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Flow and time analysis of jitting methods

IP.com Disclosure Number: IPCOM000013392D
Original Publication Date: 2000-Mar-01
Included in the Prior Art Database: 2003-Jun-18
Document File: 2 page(s) / 29K

Publishing Venue

IBM

Abstract

When analyzing the performance of a java virtual machine, it is nice to have a way to identify where time is spent performing what type of operations and on behalf of what types of processing. In particular, it is helpful to know what time is spent interpreting method(s), what time is spent executing the jitted method(s), and what time is spent jitting the method(s). This knowledge may be used to help determine when to jit a method and in determining how much time to spend jitting a method is warranted. Also, summary statistics, such as, the total time spent interpreting, executing jitted methods, and jitting methods for a specific run would be helpful in this determination. Please note that it is not sufficient to simply take the difference between the end time and the start time to identify the time spent executing an interpreted method, executing a jitted method, or jitting a method. This is because other operations could take place, such as, process switches, timer interrupts, key board interrupts, etc. Also, other events could occur during the execution of a method. For example, it is possible that other operations or threads are executing code concurrently. The key to avoiding this problem is in the processing or analysis phase, which could be either real time or post processing. We define a methodology for attributing time spent in a method or process/thread (pid/tid) by identifying the current method or process/thread (pid/tid) as a node and applying base time to the node currently executing whenever a new event occurs. Nodes are either a pid/tid node or a child of a pid/tid node. New child nodes are defined to represent the jitting of a method.

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Flow and time analysis of jitting methods

When analyzing the performance of a java virtual machine, it is nice to have a
way to identify where time is spent performing what type of operations and on
behalf of what types of processing. In particular, it is helpful to know what
time is spent interpreting method(s), what time is spent executing the jitted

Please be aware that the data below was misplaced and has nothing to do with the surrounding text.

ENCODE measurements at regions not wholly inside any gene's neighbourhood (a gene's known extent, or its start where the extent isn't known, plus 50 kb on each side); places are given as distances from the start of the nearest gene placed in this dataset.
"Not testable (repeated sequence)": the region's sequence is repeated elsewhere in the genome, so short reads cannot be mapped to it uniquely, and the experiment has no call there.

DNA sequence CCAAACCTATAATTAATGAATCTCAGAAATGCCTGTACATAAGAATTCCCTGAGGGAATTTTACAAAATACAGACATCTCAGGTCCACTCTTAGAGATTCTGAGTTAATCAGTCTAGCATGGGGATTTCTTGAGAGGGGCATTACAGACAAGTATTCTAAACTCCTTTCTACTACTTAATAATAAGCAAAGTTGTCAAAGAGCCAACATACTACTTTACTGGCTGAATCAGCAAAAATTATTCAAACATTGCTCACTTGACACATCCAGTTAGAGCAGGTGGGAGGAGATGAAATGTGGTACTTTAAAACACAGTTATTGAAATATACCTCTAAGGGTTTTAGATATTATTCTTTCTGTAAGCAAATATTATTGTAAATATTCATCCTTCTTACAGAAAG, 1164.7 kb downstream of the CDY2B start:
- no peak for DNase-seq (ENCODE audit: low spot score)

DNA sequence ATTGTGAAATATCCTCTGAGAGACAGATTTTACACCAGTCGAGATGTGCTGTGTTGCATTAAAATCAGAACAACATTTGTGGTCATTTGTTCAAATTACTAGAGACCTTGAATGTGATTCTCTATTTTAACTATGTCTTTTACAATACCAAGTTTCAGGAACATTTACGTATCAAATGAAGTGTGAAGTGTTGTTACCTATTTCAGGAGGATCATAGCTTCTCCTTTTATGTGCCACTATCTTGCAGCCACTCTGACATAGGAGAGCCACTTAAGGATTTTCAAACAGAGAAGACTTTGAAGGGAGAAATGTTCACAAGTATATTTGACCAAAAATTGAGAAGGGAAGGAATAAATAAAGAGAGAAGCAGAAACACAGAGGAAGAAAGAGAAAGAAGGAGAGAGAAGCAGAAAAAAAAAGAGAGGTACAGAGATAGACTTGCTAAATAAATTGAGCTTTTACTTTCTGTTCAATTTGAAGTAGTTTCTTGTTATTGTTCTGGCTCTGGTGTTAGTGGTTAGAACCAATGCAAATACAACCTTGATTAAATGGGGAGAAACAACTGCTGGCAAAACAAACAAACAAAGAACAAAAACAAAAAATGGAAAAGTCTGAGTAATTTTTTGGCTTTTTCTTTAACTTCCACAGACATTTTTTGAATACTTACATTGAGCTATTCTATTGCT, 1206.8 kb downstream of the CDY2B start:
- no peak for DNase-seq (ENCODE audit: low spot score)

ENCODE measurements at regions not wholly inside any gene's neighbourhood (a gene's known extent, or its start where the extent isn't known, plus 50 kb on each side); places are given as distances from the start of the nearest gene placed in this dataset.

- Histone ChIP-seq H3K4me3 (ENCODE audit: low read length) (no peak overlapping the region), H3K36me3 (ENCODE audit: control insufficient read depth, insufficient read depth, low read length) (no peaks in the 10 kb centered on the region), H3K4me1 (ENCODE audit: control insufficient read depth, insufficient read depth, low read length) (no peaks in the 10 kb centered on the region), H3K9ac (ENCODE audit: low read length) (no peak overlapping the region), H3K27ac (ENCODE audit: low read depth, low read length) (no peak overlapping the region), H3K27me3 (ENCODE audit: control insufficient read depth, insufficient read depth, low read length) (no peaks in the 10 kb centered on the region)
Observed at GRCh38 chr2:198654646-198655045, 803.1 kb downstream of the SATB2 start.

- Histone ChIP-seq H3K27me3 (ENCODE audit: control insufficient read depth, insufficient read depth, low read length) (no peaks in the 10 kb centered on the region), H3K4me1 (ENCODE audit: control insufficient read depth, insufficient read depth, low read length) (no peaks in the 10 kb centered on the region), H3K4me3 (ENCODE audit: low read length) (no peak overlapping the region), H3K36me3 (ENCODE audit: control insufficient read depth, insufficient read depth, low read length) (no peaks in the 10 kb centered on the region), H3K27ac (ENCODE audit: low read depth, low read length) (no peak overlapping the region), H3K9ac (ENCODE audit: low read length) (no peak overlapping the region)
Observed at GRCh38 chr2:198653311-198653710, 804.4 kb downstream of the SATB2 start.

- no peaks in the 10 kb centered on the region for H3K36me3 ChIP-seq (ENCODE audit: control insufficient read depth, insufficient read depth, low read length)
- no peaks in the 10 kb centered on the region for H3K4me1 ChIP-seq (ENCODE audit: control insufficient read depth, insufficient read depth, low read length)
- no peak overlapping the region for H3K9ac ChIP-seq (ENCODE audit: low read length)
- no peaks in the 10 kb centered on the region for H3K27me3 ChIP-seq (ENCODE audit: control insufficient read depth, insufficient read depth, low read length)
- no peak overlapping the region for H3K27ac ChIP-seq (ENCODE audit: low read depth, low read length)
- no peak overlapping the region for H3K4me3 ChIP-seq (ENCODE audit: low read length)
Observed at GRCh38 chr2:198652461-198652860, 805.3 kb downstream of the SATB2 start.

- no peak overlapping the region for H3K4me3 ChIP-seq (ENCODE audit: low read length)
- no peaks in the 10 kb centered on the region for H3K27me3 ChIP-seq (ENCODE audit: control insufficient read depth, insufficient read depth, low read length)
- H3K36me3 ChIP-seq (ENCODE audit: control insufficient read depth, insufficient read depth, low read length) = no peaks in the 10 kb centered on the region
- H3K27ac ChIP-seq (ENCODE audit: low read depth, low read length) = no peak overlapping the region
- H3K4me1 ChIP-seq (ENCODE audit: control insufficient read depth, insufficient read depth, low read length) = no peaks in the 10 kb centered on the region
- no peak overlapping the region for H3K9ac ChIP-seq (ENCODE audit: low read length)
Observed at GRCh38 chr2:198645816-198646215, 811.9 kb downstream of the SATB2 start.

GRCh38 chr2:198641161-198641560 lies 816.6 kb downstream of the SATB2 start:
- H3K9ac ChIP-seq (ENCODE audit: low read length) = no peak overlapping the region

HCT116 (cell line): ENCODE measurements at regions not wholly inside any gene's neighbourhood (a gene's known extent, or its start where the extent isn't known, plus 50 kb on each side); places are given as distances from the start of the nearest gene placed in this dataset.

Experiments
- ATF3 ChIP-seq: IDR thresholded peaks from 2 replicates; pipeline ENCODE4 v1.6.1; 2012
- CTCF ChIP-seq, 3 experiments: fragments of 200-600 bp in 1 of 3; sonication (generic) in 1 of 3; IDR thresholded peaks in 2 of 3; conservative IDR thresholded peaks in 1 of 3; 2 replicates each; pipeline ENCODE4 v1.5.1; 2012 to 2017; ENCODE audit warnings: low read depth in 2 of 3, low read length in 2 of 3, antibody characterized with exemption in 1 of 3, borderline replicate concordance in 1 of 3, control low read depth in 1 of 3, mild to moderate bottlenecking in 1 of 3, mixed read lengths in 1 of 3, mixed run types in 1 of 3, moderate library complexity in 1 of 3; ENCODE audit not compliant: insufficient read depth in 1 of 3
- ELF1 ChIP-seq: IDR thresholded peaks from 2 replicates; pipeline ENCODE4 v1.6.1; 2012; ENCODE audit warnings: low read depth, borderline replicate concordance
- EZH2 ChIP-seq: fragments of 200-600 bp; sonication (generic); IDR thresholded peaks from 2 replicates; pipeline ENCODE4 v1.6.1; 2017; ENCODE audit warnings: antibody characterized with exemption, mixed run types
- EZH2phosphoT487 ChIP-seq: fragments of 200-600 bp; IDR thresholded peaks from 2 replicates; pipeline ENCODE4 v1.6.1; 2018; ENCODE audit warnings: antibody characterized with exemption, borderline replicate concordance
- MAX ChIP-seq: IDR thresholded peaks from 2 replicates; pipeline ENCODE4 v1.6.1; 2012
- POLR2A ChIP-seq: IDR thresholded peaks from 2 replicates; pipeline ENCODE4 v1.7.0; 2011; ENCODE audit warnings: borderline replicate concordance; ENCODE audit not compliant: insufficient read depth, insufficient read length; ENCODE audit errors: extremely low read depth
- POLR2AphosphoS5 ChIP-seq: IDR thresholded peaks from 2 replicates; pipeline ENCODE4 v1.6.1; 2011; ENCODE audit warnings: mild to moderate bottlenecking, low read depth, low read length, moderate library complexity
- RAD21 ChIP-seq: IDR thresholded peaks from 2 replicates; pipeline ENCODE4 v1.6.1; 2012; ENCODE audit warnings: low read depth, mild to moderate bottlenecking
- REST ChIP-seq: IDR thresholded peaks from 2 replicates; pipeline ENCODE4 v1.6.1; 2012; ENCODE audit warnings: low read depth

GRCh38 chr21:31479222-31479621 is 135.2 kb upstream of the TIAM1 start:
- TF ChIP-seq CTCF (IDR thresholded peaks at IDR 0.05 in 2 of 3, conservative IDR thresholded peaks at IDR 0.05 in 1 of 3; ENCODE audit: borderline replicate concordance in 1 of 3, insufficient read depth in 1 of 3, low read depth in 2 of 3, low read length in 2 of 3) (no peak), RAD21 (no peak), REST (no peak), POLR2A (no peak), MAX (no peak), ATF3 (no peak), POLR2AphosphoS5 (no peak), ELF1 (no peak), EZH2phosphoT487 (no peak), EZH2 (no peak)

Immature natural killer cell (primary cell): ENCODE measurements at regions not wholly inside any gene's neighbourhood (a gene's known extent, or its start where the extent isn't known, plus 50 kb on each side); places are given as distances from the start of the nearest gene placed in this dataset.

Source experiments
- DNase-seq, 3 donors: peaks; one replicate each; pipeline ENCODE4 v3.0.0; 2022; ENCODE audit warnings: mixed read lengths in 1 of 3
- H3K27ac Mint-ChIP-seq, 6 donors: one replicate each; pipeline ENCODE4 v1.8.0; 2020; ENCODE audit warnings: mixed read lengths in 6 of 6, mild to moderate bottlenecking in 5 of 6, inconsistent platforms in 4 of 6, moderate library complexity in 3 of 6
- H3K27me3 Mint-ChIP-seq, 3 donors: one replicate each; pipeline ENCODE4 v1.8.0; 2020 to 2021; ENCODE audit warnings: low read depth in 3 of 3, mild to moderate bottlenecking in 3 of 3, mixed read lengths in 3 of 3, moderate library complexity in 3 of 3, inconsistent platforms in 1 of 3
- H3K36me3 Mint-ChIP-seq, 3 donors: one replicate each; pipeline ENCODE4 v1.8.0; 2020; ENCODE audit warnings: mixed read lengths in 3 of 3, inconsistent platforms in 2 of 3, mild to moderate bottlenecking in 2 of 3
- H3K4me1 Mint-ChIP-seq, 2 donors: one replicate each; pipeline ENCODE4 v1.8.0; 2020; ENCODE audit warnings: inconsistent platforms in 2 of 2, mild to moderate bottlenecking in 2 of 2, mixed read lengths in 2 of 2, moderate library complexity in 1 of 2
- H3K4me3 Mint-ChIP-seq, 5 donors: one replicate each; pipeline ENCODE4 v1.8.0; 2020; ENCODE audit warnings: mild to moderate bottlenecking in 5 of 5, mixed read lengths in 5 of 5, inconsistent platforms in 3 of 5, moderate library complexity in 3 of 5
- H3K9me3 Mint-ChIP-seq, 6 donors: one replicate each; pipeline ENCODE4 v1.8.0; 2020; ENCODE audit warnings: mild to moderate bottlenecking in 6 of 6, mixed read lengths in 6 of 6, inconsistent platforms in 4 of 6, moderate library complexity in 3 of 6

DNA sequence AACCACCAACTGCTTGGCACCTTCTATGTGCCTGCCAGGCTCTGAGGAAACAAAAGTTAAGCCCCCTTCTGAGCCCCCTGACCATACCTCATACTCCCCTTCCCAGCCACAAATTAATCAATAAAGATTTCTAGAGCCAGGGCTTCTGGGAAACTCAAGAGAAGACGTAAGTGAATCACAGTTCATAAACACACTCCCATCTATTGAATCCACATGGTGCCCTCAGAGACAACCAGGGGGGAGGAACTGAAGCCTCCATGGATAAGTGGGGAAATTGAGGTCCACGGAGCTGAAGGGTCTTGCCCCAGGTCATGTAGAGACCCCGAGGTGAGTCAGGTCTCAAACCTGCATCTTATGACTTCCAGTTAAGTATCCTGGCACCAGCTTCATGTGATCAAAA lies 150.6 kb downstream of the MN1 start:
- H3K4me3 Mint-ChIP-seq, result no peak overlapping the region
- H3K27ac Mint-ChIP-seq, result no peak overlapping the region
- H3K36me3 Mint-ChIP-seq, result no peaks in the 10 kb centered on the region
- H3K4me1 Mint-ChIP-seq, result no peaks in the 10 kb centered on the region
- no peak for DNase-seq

method(s), and what time is spent jitting the method(s). This knowledge may
be used to help determine when to jit a method and in determining how much
time to spend jitting a method is warranted. Also, summary statistics, such
as, the total time spent interpreting, executing jitted methods, and jitting
methods for a specific run would be helpful in this determination.

Please note that it is not sufficient to simply take the
difference between the end time and the start time to
identify the time spent executing an interpreted method,
executing a jitted method, or jitting a method.

This is because other operations could take place, such
as, process switches, timer interrupts, key board
interrupts, etc. Also, other events could occur during
the execution of a method. For example, it is possible
that other operations or threads are executing code
concurrently.

The key to avoiding this problem is in the processing or
analysis phase, which could be either real time or post
processing. We define a methodology for attributing time
spent in a method or process/thread (pid/tid) by
identifying the current method or process/thread (pid/tid)
as a node and applying base time to the node currently
executing whenever a new event occurs. Nodes are either a
pid/tid node or a child of a pid/tid node. New child
nodes are defined to represent the jitting of a method.

New trace hooks which identify the start of jitting of a
specified method and the end of jitting of a specified
method are added to the jitting path. Different hook
identifications or event identifications are used when
executing the starting or the compl...